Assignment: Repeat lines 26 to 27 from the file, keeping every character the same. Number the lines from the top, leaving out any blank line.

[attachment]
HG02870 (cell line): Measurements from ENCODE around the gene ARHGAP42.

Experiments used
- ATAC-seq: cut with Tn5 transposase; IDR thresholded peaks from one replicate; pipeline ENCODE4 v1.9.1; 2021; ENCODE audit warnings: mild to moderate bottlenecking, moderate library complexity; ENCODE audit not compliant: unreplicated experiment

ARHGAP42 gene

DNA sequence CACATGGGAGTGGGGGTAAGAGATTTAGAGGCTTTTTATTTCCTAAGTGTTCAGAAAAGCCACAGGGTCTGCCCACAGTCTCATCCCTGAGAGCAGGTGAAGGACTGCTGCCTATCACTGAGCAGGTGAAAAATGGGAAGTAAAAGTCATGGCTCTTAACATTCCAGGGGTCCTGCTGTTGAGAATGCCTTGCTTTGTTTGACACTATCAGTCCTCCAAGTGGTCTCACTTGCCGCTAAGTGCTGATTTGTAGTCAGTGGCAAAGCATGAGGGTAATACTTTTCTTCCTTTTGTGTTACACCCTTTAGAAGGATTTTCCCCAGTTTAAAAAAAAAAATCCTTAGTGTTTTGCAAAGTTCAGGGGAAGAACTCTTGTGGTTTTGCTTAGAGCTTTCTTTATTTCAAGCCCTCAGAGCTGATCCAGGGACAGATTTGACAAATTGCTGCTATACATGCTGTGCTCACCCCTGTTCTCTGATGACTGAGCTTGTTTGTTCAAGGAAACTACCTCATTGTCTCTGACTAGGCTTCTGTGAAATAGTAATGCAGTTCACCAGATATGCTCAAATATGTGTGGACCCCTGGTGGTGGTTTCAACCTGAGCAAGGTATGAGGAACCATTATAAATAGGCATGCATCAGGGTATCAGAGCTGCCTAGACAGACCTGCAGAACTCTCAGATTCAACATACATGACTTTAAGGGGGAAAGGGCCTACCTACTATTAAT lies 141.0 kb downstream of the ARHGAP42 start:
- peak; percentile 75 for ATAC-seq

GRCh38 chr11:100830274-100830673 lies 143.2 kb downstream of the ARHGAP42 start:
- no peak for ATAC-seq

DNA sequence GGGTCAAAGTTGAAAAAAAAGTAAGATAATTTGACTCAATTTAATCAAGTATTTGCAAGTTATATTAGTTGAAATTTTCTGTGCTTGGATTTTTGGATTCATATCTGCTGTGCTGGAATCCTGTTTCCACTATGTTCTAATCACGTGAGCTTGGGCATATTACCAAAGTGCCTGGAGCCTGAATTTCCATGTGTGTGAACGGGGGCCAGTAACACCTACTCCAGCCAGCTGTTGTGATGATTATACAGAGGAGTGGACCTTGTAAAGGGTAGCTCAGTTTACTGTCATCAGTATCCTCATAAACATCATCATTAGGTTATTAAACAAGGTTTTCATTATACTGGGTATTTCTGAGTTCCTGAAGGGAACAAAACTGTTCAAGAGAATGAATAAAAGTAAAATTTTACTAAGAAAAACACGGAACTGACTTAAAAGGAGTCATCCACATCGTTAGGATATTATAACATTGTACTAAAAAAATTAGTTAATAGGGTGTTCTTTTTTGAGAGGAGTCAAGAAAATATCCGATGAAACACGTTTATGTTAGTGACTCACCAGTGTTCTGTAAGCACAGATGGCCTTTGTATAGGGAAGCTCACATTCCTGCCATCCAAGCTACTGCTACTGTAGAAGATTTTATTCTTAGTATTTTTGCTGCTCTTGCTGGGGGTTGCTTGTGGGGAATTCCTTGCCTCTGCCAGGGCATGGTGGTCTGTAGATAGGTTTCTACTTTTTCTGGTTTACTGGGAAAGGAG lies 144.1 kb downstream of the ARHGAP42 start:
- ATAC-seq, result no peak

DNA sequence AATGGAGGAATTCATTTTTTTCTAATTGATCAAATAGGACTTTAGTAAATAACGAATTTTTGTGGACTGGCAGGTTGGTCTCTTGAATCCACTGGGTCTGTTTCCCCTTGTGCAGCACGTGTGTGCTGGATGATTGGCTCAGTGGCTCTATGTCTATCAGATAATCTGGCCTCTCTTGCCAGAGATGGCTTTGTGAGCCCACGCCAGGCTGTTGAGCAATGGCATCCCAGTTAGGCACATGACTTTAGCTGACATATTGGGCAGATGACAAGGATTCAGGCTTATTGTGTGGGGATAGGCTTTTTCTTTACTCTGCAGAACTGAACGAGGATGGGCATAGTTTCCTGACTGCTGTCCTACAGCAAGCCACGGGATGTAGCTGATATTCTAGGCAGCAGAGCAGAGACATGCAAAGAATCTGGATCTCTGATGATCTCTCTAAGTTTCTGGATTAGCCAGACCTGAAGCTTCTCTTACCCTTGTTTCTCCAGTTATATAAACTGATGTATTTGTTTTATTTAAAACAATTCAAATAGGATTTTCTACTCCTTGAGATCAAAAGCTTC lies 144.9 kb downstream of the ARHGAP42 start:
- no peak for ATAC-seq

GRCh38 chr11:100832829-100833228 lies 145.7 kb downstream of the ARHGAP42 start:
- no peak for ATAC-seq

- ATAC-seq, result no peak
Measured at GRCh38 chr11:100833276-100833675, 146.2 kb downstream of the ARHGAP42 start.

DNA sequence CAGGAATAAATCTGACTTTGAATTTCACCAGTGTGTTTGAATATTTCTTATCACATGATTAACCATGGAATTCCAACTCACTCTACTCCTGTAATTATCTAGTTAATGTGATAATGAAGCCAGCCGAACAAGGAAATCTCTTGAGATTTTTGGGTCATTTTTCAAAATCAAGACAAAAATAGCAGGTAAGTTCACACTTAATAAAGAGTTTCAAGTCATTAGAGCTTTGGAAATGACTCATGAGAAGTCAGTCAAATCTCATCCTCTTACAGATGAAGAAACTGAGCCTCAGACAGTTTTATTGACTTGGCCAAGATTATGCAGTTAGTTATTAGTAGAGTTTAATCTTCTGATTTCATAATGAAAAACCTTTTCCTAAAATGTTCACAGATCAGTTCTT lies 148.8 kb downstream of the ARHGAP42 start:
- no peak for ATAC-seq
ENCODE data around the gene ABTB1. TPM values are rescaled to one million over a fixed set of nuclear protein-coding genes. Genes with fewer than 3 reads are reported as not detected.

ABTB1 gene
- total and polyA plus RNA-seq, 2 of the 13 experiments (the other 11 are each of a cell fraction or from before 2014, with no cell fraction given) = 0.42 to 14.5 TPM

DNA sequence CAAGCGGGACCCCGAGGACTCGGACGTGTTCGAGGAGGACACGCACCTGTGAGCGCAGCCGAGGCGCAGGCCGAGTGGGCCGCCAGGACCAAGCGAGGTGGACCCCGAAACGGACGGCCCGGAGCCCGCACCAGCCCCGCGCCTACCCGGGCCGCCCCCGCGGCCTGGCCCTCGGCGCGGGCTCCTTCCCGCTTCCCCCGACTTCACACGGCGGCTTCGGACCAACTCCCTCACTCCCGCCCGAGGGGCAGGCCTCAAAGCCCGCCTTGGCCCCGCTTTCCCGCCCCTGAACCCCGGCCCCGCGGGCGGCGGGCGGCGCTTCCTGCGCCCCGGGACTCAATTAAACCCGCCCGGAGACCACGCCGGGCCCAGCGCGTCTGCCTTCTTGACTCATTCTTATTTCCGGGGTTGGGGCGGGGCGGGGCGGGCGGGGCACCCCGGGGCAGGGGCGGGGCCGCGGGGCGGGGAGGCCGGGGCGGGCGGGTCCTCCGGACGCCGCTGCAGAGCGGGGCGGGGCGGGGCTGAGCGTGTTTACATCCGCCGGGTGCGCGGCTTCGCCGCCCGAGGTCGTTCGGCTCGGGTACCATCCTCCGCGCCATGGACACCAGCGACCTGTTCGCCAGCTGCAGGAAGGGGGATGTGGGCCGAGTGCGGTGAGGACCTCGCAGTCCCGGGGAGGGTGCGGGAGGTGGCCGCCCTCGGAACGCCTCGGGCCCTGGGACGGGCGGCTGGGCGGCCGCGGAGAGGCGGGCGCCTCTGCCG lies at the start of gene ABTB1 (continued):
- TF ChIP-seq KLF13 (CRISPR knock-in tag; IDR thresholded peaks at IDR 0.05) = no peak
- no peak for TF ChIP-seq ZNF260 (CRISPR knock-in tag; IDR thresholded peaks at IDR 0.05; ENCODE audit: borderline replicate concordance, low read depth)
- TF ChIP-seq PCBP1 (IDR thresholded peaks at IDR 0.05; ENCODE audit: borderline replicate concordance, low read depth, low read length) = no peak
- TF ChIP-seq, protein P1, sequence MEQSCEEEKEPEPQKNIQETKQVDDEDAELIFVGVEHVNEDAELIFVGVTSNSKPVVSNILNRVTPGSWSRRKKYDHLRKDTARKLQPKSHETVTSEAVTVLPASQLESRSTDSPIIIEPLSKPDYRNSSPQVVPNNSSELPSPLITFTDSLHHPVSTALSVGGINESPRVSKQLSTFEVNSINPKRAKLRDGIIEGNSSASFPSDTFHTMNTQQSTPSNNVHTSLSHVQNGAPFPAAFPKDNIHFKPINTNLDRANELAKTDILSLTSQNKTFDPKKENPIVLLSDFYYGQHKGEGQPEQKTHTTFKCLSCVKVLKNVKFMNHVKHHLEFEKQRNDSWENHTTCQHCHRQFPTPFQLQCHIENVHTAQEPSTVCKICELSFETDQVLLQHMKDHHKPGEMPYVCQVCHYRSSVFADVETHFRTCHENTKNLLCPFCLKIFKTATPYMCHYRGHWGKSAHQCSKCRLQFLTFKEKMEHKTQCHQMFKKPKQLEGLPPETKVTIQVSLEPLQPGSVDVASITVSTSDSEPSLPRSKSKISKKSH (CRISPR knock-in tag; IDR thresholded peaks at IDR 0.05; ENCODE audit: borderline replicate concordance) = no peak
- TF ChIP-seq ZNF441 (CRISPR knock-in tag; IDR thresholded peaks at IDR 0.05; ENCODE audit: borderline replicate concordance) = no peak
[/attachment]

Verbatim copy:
- TF ChIP-seq, protein P1, sequence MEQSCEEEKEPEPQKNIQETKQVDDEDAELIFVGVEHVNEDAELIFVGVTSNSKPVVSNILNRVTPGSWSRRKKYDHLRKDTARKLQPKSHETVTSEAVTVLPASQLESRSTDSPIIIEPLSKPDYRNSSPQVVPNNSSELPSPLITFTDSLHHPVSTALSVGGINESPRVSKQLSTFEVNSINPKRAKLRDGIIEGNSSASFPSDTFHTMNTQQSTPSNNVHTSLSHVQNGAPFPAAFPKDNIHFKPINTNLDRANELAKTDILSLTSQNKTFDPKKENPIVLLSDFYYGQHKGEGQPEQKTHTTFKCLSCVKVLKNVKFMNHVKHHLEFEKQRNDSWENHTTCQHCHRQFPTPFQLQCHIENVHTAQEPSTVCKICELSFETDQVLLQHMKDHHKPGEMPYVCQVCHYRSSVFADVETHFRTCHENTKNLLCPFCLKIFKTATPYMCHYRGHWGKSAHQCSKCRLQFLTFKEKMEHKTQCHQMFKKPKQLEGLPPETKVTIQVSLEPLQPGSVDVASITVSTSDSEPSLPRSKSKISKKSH (CRISPR knock-in tag; IDR thresholded peaks at IDR 0.05; ENCODE audit: borderline replicate concordance) = no peak
- TF ChIP-seq ZNF441 (CRISPR knock-in tag; IDR thresholded peaks at IDR 0.05; ENCODE audit: borderline replicate concordance) = no peak